Appointing PVCs: are universities getting maximum bang for their buck?

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A desire to bring in fresh blood is encouraging universities to turn to executive search agencies for Pro Vice Chancellors. But Sue Shepherd argues that this is neither a good use of resources, nor effective in achieving the ambition of reaching the widest possible pool of candidates.

The amount of management time and money invested in the appointment of deputy and pro vice chancellors (PVCs) has risen significantly over the past few years.

Gone are the days of the tap on the shoulder from the vice chancellor or the gentle arm twisting of a reluctant professor. Instead, open competition has become the norm.  Even in the so-called old or pre-1992 universities, where PVCs have traditionally been internal candidates on fixed-term secondment, more and more posts are being opened up to external candidates.

This change to appointment practice is being driven by what one vice chancellor describes as a “quest for the best”.  In order to secure the best, the argument goes, universities must cast the net widely to enable them to select from the broadest possible pool of candidates. This means looking beyond the limitations of their own institution to attract “fresh blood” in the form of external candidates who can bring new ideas and perspectives and drive forward a change agenda to combat underperformance or inertia.

Logical solution

From this perspective, the adoption of external open competition is an entirely logical solution to a perceived need for better managers with increased external capital, i.e. knowledge and experience gained from working elsewhere.  But how efficient and effective is this new approach to recruitment? My research in pre-1992 universities would suggest, not very.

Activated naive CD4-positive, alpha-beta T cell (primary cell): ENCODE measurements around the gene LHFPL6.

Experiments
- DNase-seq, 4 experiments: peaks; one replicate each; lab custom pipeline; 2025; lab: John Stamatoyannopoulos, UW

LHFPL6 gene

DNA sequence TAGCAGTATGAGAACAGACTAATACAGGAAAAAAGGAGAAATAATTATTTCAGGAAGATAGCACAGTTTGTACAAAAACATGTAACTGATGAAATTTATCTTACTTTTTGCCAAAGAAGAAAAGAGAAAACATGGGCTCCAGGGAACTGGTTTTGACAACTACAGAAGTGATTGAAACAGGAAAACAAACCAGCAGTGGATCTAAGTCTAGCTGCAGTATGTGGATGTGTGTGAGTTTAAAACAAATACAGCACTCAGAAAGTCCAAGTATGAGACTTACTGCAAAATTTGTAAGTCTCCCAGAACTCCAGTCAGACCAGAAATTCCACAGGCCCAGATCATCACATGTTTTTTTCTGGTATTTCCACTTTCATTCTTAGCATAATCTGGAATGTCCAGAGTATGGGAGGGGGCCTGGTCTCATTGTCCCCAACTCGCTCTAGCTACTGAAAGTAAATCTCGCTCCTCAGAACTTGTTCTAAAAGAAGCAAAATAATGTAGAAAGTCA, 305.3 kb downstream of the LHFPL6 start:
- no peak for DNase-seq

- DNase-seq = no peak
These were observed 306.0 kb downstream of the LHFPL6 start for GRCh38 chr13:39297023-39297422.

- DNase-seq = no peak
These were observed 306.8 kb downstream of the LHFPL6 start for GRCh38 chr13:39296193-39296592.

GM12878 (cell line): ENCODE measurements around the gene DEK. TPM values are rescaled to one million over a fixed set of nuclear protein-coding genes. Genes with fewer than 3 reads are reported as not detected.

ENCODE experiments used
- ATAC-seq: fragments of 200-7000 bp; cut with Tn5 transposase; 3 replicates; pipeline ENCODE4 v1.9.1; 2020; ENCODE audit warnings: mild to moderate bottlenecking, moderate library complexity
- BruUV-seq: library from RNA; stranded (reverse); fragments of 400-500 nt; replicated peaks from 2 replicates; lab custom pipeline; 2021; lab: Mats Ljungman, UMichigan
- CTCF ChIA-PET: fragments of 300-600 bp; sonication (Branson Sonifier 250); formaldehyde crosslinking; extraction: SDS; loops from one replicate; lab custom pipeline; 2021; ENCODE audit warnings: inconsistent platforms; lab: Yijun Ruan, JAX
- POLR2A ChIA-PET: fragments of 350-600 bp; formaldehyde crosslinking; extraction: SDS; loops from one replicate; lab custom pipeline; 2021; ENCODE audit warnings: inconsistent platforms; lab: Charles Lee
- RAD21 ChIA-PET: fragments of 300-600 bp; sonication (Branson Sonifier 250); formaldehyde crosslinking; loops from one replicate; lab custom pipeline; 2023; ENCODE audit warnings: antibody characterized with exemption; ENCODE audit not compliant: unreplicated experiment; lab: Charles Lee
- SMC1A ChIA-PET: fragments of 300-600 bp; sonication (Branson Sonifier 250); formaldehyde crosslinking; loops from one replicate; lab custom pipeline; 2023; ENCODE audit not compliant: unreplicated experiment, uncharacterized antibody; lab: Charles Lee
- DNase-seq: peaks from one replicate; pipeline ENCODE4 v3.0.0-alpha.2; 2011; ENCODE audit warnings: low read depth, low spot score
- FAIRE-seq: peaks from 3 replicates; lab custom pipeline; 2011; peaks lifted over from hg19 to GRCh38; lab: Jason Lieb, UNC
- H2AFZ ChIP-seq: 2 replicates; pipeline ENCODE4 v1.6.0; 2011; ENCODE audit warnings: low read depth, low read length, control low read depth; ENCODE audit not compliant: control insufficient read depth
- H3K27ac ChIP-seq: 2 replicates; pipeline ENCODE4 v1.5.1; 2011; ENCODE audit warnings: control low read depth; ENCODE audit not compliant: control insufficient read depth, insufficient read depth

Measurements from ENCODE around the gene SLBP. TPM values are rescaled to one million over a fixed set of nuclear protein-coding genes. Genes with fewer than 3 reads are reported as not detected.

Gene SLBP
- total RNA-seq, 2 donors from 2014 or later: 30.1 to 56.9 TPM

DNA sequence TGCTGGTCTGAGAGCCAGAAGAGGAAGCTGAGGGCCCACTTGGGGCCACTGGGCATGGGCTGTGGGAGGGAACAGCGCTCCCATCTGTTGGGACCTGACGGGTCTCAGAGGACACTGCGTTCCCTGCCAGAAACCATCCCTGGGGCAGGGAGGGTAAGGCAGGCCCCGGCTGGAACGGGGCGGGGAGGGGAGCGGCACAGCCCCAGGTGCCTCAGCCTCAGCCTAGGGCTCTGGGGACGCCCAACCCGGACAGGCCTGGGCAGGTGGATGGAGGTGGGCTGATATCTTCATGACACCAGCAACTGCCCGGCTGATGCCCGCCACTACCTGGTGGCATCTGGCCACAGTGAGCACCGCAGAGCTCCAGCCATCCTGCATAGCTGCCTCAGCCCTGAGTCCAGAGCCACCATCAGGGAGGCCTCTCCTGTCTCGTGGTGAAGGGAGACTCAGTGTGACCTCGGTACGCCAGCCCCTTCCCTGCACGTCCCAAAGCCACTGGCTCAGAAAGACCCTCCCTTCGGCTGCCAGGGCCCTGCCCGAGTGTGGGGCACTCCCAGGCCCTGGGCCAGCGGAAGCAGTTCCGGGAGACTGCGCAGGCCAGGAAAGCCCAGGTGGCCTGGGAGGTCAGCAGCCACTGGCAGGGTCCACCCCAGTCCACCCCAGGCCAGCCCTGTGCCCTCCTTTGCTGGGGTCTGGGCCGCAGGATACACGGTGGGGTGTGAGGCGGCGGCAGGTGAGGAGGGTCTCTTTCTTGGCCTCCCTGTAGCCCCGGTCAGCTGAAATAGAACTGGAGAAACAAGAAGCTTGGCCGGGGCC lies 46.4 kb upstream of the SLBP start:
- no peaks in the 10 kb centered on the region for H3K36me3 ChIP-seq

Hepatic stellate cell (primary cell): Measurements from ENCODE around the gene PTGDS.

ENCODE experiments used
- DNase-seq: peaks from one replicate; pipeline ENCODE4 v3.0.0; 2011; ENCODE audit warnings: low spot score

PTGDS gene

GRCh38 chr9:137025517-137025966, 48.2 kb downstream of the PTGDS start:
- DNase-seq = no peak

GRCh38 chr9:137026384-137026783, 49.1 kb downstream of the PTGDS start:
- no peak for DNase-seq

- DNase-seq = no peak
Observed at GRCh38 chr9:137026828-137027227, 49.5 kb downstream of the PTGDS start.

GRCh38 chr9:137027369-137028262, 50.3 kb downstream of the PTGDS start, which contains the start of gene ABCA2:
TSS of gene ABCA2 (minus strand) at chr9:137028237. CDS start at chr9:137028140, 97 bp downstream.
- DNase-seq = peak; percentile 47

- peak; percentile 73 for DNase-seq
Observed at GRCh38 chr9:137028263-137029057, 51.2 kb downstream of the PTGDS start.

Let’s consider efficiency first. Executive search agencies are now used for 61% of external PVC appointments in an attempt to bring increased rigour to the recruitment process and ensure a comprehensive breadth of search. However, despite vice chancellors’ stated desire to reach the widest possible pool of candidates, in reality a conservative and risk-averse recruitment approach means that appointees are drawn from a narrow field of experienced academic managers. Since many are PVCs or deans in peer group institutions, it is hard to imagine that it would take a team of researchers in an executive search agency to identify them. Indeed, given the continued predictability of appointment outcomes, it is debateable whether universities are either maximising the services of executive search agencies and/or obtaining value for money.

‘Career PVCs’

In fact, the capacity to reach a wide pool of potential candidates is not the main benefit universities derive from search agents; it is rather their ability to approach senior figures already in post elsewhere and persuade them to apply.  Accordingly, there has been a recirculation of an existing hierarchy of senior academic managers and the emergence of ‘career PVCs’ moving from institution to institution. As some vice chancellors acknowledge, the adoption of external open competition has resulted in the appointment of safer and more experienced, rather than necessarily better, candidates.

Moreover, despite concerns about the lack of diversity at the top of universities, external recruitment is not leading to the creation of more inclusive executive management teams.  There are very few PVCs from ethnic minorities and a significantly smaller proportion of women are being appointed through external competition than via an internal-only selection process: 15% compared to 27%.  This is a concern both from a social justice and an organisational performance perspective.

Given these appointment outcomes, I would argue that current external recruitment practice for PVCs in pre-1992 universities is no more effective than it is efficient in terms of enhancing future leadership capacity.  On the contrary, the creation of a competitive PVC recruitment market combined with the “tapping up” of existing post holders has contributed to the recent much-criticised salary escalation of top team members. For what better way is there to attract your preferred candidate than to offer them an improved remuneration package?

Sue Shepherd is a research associate at the University of Kent and a higher education management consultant.  Find out more at or follow her on Twitter @sueshepherdHE

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